heavy metal

Taintstick's Tully comments on some 80's glam hits

Taintstick Taintstick's Tully took some time to give The Gauntlet his comments on some lesser known 80's glam acts. You can check out his comments below. Taintstick recently released "6lbs of Sound" via Suburban Noize Records.

London - Dirty City

The 'legendary' London, famed as the Sunset Strip's leading feeder act, producing talent that would go on to massive success - with other bands. By the time this album came out, a staggering number of already or soon-to-be world-famous rock stars had already passed in - and out - of the line-up, like Nikki Sixx, Blackie Lawless, Slash, and Izzy Stradlin. (Fred Coury played drums on this album, in 1985, then promptly bounced. To join Cinderella.)

An 'Early SNL' analogy is apt here: Once Belushi, Ackroyd, and Chevy Chase became movie stars, the show was still Saturday Night Live...only now it was starring Joe Piscopo (in this analogy, longtime Strip fixture/frontman Nadir D'Priest is the Piscopo), with a bunch of guys with names like 'Charles Rocket' filling out the cast.

The result with London wasn't much prettier than the SNL replacements, either: The songs still had chunky riffs, banshee wails, and lots of rhymes like 'all right' and 'tonight.' But this was pretty flaccid stuff.

Angel - Can You Feel It

This is essentially the band that The Darkness were pretending to be. (Well, The Darkness did come up with the critical 'fighting giant space mollusks' element.): Matching skin-tight white jumpsuits, dropping to your knees and pointing at the crowd, the Sweet-style falsetto back-up vocals. I think I even caught a key-tar in there somewhere. Just a more innocent time for heavy metal, all around.

Danger Danger - Bang Bang

In a sea of faceless poofy-haired cheese-dick replicants, Danger Danger still managed to distinguish to themselves as the single most generic hair metal band of all-time. (Firehouse came in second.) Needless to say, I love this song.

The band's only small bit of flair: An inexplicable insistence on using words twice in a row. You surely noticed they're called Danger Danger, and the song is 'Bang Bang.' But did you know this was the follow-up to the debut single 'Naughty Naughty'?



Helix - Rock You

I read one time that, before 'We Will Rock You,' no one ever used that boom boom bop drumbeat, meaning any number of arena metal anthems (Cherry Pie, Pour Some Sugar on Me) can be boiled down to simple Queen rip-offs. I'm slightly more inclined to give credence to that theory having now heard this song, which cleverly combines the We Will Rock You drum beat with the pre-chorus to Another One Bites the Dust.

I was a toddler in the late 70's and early 80's, so I've had to piece together what I know about the culture back then from Helix videos. Here's what I've learned:

Much like the AIDS scare that changed the lives of the following sub-generation, young people back in this period were very concerned about rocking. When could they rock? How hard, and for how long? Could they ever hope to overcome the devious forces forever conspiring to stop them from rocking?

Enter Helix, to reassure the kids: The well of rock was not going dry on this band's watch!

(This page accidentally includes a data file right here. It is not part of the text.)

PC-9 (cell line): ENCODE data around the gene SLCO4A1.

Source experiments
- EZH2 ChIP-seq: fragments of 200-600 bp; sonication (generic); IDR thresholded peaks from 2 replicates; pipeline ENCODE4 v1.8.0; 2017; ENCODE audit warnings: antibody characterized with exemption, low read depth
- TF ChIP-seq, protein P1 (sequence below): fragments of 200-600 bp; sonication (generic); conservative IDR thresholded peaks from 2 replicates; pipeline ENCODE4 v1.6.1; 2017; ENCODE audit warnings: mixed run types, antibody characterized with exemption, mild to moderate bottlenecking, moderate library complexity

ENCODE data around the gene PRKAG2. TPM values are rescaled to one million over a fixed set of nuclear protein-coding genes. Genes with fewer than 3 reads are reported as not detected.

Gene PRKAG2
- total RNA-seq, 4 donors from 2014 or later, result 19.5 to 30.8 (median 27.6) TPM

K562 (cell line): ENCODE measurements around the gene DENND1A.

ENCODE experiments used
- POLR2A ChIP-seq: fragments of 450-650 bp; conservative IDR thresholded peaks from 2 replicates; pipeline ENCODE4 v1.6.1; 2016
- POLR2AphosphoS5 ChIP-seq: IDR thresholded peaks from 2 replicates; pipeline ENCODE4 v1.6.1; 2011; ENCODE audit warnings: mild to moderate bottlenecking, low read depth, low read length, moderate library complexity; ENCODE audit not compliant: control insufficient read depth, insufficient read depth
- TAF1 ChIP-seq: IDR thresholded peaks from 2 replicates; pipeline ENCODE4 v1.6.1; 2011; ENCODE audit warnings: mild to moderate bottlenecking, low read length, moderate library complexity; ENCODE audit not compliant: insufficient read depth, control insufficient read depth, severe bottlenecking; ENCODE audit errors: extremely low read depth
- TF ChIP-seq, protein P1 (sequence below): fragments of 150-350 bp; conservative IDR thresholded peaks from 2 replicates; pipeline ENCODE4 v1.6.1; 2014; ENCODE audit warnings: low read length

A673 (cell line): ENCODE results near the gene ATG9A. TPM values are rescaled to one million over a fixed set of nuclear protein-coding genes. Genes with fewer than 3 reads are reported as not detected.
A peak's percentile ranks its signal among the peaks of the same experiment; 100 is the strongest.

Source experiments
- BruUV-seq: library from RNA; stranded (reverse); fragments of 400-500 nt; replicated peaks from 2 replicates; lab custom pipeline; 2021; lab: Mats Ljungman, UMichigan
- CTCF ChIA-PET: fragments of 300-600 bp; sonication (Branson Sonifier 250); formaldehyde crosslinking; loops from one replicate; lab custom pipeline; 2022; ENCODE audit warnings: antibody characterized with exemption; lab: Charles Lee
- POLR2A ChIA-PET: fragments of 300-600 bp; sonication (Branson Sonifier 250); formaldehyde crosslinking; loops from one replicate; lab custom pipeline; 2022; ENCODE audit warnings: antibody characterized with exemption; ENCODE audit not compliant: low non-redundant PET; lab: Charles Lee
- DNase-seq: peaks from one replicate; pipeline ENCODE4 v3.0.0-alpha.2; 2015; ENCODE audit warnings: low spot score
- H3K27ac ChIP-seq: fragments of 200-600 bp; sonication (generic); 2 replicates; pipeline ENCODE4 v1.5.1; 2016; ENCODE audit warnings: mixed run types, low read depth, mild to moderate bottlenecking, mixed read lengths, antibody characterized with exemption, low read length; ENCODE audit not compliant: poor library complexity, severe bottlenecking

Lionheart - Die for Love

The song's really boring - the video is where the real action is.

Second-run movie theatres are always doing crappy 80's horror midnight showings - why not a crappy metal video night?

As far as your plot-driven cock rock videos go, these guys just put on an absolute clinic:

- The lead singer looking exactly like an 80's porn chick, right down to the perm and the fake orgasm face.

- The bassist (a ringer for Tom Hamilton of Aerosmith) with this constant look on his face like he can't believe the record label ponied up for explosions in the background.

- The lead singer beating people up with the least convincing punches and kicks imaginable.

- The rich evil guy in a wheelchair because, as everyone knew in the 80's, rich crippled guys were evil.

- The damsel in distress that is only 50% as hot as we're supposed to think she is.

Near the end, the poor, beleaguered nurse character lets her hair down, which dramatically changes the level of sexual attraction we're supposed to feel for her. But I don't want to spoil the surprise for anybody...

Grim Reaper - Fear No Evil

Have we ever figured out how this faux-operatic vocal bullshit crept into metal?

Look at it this way:

Why did Satanic imagery become so prominent in metal? Because people who dig metal also think Satan is sweet. Why did so many bands look like bikers? Because a lot of people who get off on whammy bar dives also rode bikes (or wished they did). So why, then, did 25% of early 80's metal singers insist on holdng these quivering soprano notes (despite having zero opera training or technique)? Weren't us metal guys supposed to be diametrically opposed to those country-club, blue-blooded, thumbing-their-nose-at-our-metal-ways, opera-glasses-wearing types?

(This would be like if hip hop guys who hated The Man all the sudden started wearing all The Man's favorite, lamest clothes, like Tommy Hilfiger and Burberry. Oh, wait.)

With the exception of Guns and Roses, some first album Dangerous Toys, and Brian Johnson-era AC/DC, all the bands with lead singers who leaned heavily on falsetto have aged really poorly. The rest, to me, are still totally listenable. Who knew Stephen Pearcy was such a visionary?

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Tags:  TaintstickTullyHelixDanger Dangerglam

    November 26, 2009

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